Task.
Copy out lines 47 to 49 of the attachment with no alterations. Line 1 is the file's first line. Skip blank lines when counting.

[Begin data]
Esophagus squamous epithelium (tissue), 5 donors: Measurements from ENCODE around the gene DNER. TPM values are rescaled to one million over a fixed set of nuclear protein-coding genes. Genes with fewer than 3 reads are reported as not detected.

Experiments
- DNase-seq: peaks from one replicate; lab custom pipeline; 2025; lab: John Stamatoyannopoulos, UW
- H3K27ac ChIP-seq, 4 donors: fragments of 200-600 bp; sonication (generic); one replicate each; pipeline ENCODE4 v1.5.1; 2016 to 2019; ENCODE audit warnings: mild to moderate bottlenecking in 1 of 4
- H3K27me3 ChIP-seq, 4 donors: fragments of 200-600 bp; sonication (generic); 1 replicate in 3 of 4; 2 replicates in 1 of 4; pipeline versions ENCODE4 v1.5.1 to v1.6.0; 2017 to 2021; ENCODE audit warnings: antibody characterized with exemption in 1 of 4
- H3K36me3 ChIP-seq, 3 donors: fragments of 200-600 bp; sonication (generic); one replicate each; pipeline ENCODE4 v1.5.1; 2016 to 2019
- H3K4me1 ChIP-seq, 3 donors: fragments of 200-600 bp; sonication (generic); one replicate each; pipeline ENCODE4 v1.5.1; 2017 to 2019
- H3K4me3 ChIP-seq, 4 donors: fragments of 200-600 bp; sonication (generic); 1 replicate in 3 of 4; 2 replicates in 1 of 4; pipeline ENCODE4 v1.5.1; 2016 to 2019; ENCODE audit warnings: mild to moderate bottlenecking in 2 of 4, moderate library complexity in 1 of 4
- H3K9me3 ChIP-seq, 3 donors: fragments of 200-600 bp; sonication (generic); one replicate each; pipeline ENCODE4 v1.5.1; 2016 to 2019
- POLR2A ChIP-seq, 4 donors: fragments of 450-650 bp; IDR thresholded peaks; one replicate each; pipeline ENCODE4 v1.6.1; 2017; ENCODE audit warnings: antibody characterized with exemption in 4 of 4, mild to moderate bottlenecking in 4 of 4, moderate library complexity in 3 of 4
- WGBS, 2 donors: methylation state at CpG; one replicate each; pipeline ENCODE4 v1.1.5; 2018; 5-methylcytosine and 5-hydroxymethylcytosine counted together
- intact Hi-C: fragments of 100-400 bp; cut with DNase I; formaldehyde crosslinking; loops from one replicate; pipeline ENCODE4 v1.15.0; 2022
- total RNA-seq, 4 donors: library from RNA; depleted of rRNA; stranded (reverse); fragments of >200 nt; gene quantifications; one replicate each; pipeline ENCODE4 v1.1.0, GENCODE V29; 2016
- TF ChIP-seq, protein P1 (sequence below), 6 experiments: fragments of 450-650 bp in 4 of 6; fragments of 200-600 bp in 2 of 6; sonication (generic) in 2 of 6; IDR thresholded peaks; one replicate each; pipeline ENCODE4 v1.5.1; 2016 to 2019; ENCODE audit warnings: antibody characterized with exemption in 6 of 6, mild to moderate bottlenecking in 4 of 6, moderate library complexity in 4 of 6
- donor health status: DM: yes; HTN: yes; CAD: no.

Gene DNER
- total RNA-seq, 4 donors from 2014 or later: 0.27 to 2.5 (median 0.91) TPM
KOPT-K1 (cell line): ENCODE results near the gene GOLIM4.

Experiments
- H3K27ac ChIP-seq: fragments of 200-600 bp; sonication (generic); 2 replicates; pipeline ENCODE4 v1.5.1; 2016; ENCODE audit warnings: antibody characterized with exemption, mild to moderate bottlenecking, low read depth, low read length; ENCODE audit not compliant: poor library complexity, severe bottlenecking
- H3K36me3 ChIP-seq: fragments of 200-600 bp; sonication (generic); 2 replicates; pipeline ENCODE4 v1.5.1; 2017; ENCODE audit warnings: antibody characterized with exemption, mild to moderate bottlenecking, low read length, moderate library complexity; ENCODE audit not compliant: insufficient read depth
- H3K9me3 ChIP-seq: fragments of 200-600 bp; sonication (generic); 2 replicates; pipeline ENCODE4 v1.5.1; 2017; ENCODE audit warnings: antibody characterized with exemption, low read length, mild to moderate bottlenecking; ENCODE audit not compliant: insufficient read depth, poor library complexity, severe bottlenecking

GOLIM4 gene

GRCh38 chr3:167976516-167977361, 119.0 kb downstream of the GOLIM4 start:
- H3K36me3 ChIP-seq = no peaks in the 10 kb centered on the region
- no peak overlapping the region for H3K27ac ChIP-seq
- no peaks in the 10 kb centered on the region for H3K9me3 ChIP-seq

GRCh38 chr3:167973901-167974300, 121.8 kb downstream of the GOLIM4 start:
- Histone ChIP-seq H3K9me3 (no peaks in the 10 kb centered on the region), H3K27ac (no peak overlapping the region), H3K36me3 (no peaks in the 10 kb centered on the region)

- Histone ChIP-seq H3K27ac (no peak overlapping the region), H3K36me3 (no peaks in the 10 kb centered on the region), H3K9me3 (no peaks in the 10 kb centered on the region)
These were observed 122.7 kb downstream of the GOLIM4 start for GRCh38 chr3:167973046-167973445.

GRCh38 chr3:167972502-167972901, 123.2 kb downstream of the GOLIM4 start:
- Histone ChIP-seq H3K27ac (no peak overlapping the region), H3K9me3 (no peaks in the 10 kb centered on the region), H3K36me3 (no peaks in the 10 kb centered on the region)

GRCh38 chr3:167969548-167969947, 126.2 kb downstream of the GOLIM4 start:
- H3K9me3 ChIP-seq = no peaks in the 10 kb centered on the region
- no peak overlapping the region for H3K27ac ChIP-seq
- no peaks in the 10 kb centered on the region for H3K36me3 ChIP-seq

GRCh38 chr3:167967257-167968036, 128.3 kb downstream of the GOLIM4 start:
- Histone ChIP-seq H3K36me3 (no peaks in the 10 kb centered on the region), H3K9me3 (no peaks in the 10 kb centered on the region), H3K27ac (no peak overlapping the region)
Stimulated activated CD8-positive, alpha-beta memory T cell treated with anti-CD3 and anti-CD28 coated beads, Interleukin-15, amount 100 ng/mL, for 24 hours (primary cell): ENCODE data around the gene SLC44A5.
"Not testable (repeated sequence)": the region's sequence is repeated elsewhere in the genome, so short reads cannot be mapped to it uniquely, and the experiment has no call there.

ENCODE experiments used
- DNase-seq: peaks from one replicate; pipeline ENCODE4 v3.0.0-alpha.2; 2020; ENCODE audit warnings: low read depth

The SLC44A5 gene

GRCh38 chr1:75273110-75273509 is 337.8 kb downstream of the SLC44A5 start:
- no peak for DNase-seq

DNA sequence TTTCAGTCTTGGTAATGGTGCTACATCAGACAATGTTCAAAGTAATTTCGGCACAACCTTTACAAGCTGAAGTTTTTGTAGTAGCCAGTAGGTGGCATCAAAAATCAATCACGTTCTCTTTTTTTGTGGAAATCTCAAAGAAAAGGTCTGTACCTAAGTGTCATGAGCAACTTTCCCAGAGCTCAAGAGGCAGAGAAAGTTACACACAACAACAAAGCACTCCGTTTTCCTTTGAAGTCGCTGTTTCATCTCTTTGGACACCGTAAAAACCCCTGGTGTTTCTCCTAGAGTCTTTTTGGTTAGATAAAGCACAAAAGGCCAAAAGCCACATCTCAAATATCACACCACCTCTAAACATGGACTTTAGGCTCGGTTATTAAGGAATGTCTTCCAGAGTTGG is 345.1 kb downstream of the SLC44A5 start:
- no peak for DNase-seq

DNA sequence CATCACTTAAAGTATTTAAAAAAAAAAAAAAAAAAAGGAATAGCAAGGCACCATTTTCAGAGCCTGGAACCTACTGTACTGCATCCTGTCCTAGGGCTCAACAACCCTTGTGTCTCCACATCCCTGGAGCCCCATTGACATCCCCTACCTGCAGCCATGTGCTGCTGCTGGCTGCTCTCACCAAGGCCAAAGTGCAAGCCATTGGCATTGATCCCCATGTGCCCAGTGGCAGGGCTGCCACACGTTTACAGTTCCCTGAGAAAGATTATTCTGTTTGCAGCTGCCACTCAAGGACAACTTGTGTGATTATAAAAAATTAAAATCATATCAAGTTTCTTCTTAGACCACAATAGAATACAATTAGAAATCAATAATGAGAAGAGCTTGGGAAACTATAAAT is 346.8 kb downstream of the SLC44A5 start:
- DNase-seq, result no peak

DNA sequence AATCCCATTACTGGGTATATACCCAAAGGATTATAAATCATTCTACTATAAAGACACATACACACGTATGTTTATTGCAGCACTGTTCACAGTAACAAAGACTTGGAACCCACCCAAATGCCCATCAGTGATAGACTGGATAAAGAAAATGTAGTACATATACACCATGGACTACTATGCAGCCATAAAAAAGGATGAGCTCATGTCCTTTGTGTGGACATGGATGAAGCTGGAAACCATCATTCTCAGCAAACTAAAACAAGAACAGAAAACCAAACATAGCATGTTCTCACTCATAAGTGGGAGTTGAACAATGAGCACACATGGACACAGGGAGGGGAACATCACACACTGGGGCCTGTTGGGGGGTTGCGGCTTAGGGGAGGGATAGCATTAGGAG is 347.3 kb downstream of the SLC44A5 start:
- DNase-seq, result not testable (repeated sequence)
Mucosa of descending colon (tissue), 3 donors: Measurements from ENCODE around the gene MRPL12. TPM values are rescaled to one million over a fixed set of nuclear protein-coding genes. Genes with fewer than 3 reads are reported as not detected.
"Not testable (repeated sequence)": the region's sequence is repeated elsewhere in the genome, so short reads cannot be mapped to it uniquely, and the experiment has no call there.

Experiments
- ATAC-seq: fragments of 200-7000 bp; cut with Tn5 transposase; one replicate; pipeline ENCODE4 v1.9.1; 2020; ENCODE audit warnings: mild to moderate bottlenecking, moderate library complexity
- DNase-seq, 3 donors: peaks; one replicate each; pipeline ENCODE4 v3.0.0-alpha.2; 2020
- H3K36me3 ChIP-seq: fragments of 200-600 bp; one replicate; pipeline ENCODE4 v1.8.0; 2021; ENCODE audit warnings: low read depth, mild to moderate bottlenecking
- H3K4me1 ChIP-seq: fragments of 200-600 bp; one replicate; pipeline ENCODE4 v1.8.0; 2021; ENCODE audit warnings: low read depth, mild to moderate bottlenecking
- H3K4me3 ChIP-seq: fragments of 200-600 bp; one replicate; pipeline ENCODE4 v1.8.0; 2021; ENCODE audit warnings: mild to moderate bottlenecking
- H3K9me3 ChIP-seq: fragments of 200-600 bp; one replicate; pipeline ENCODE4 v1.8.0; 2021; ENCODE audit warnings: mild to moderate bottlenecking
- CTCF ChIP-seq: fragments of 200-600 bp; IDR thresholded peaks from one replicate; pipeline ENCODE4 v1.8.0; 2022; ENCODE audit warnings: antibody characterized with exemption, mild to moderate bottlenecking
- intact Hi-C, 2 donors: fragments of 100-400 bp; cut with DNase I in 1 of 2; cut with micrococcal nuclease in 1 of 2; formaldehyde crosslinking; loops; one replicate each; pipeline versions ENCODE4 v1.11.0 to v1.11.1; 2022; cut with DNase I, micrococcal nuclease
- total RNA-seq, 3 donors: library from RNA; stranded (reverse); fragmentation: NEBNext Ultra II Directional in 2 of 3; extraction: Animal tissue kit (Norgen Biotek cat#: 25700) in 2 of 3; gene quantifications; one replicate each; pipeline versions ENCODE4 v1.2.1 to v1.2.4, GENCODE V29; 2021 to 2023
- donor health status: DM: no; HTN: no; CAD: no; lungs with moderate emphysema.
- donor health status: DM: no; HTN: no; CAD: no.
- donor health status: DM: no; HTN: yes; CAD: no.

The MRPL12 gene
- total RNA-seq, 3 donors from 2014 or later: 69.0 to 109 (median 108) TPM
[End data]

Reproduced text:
DNA sequence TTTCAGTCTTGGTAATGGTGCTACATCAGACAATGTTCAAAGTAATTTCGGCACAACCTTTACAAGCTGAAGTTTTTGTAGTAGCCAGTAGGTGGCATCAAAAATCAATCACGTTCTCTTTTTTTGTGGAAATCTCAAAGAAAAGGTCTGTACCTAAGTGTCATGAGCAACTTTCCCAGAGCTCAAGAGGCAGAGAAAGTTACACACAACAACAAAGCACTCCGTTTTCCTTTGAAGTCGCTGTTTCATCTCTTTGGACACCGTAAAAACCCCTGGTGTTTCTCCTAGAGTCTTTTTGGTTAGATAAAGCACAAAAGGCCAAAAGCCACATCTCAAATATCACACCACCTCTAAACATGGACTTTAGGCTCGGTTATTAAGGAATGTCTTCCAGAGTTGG is 345.1 kb downstream of the SLC44A5 start:
- no peak for DNase-seq

DNA sequence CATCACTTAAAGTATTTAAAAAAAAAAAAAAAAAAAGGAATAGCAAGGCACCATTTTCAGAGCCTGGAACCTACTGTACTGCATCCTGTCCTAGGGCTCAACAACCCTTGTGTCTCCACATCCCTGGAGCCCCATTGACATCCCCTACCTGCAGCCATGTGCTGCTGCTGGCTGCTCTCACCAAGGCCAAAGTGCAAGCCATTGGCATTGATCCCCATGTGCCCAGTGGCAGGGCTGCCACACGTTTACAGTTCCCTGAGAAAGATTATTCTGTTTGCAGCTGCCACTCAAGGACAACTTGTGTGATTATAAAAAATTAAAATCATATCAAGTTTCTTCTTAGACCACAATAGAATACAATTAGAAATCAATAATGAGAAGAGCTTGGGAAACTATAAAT is 346.8 kb downstream of the SLC44A5 start: